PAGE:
The Stephen Waguespack-LABI Thing Could Be Substantial To Louisiana’s Political Future
Reports are beginning to surface that our friend Dan Juneau’s replacement as the President of the Louisiana Association of Business and Industry (LABI) will be none other than former chief of staff to Gov. Bobby Jindal Stephen Waguespack.
The initial reaction to this, by C.B. Forgotston, was apoplexy…
Kudos to John Maginnis and Jeremy Alford for breaking the story below. The selection of Stephen Waguespack to be the president of LABI has long been rumored.
Bobby Jindal could NEVER beat LABI, so he found a way to take it over.
As a supporter of LABI since it was established in 1975, a 32-year member and a former lobbyist for LABI, it breaks my heart to see Jindal take control of LABI.
I’ll get over my broken heart, but the Louisiana business community and individuals will suffer from losing such a strong voice at the Louisiana Legislature.
With all due respect to all the other business organizations in this state, LABI is sui generis. I’m very proud to have been a very small part of LABI’s successes and failures.
I don’t know Stephen Waguespack. I have tried to contact him numerous time, but he refuses all my communication. However, I do know that the ONLY people he will answer to are Bobby Jindal and Timmy Teepell, not the LABI Board and certainly not the individual members.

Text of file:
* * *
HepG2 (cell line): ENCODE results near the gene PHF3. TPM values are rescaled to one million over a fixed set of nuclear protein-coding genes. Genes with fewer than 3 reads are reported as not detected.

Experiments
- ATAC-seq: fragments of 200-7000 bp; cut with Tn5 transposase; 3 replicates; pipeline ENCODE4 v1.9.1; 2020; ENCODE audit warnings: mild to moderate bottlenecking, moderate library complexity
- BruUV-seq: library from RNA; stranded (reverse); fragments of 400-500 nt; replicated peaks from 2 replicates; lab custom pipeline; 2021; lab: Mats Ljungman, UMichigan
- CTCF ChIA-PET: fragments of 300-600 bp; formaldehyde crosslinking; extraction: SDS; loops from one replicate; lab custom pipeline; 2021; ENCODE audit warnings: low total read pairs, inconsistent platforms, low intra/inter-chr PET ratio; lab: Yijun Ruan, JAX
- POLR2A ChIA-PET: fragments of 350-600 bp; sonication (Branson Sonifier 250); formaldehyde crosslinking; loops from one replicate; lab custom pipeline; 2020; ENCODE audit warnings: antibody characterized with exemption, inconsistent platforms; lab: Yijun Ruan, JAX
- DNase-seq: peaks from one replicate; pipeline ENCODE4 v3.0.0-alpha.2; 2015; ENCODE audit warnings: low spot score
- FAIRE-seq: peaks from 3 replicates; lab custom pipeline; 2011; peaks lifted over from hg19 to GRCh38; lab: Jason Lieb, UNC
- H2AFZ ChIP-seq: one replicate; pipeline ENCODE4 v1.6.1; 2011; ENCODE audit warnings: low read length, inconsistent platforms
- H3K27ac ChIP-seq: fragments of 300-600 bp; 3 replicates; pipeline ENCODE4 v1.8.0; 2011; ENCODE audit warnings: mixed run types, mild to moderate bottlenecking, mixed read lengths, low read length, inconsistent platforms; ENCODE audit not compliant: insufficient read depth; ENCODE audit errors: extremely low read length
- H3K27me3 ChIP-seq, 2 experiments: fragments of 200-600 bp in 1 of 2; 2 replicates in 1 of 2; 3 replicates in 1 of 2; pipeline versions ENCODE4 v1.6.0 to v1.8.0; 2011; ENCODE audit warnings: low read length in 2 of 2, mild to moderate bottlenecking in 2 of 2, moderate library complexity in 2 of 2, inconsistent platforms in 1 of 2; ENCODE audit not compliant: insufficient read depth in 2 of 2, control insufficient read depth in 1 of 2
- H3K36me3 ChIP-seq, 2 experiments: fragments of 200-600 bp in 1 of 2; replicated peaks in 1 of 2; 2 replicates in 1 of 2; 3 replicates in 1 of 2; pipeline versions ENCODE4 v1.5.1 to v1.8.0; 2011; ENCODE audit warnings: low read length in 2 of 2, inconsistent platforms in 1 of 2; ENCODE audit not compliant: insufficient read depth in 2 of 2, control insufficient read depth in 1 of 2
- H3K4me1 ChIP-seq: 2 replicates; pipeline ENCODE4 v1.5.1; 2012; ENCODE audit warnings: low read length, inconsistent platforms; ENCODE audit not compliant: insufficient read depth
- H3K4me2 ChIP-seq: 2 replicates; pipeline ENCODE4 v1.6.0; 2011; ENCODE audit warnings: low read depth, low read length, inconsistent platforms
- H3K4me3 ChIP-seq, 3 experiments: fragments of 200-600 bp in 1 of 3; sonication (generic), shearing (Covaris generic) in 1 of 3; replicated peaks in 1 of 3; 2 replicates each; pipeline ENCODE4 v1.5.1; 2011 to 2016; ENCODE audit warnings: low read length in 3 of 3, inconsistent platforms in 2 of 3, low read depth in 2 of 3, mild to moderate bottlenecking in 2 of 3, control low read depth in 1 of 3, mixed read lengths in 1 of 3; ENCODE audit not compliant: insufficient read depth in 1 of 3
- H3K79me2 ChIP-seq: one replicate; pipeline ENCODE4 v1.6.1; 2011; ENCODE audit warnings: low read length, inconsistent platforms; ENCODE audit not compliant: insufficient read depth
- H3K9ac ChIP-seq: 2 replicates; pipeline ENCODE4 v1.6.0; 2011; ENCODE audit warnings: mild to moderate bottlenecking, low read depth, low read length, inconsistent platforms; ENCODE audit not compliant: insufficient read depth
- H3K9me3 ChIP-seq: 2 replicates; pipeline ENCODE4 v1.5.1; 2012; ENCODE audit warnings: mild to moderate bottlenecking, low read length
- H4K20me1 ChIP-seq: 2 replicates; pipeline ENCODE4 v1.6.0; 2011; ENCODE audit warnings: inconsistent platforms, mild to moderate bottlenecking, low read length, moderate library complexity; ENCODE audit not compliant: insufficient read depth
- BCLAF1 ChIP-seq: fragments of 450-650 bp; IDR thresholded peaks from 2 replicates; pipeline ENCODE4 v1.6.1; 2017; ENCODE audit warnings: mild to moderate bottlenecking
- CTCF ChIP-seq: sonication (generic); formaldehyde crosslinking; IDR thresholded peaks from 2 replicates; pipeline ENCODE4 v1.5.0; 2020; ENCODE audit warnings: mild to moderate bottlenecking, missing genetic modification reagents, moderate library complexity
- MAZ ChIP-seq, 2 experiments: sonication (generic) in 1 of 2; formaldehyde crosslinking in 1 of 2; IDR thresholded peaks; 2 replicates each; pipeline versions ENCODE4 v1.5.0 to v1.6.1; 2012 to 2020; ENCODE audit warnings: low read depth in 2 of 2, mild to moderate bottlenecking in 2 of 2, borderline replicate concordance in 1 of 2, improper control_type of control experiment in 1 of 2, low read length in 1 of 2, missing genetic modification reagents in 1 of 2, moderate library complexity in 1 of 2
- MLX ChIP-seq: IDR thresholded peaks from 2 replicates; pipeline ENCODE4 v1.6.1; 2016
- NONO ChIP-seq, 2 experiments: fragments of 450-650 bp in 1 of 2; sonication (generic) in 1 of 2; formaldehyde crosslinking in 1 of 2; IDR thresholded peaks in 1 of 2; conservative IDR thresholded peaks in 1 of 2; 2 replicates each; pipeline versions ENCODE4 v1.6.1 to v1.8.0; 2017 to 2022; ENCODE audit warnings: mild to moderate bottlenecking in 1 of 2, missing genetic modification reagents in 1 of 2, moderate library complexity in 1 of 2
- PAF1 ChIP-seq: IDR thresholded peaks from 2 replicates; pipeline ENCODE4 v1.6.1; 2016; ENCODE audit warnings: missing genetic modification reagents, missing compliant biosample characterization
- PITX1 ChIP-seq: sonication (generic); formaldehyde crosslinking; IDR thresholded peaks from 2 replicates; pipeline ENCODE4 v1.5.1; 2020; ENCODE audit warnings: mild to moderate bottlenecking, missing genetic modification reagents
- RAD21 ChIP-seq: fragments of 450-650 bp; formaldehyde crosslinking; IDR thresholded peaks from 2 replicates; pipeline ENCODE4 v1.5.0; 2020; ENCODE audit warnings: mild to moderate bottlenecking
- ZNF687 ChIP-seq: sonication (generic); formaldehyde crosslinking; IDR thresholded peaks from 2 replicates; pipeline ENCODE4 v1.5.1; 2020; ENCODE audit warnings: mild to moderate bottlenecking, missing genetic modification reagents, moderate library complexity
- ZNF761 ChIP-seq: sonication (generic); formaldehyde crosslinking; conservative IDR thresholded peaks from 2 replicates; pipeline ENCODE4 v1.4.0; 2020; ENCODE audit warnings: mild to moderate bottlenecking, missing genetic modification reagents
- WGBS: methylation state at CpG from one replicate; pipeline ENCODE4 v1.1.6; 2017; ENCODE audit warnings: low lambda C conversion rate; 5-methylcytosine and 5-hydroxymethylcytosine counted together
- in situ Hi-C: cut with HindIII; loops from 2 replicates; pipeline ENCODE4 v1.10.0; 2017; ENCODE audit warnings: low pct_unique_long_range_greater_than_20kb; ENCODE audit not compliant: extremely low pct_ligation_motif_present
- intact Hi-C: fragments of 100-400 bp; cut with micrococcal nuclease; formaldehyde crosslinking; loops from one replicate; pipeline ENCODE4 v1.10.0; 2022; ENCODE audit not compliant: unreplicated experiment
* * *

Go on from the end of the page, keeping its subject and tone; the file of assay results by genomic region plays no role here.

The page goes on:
I will catch hell from lots of people, some will even be friends, for expressing my view on this matter. Have at me!
The word we’ve heard is that Waguespack has been doing everything he can to tell people that he has made a clean break from Jindal. The question is whether anybody believes it. Because the word also has it that Waguespack has been going around to some of the business entities most willing and able to pay big money for a lobbyist and making the case to them that his access to the governor would make him a lot more effective than their current representative at the Capitol.
That makes for a bit of a disconnect, and thus it’s difficult to disprove Forgotston’s allegations that Jindal is on the verge of collecting LABI as an asset for his political power base in the state.
Jindal and LABI have had an up-and-down relationship. For example, it was LABI’s support that was crucial to his getting the education reform package last year. And LABI’s efforts were important in beating back the over-the-cliff plans of the legislative Fiscal Hawks to attempt to raise some $300 million in business taxes after that group chose to make common cause with the Legislative Black Caucus in an effort to resolve the continuing controversy over Jindal’s use of dedicated and “one-time” funds.
But LABI was skeptical and ultimately highly critical – and ended up driving the final nail into – Jindal’s plan to exchange the state’s income tax for an increase in sales taxes. The folks at LABI were highly displeased with the Jindal administration’s not having consulted with them before formulating that plan, and for good reason; a Republican governor who wants to undergo a major tax reform intended at spurring business growth probably should work with business leadership in crafting that reform, n’est-ce pas?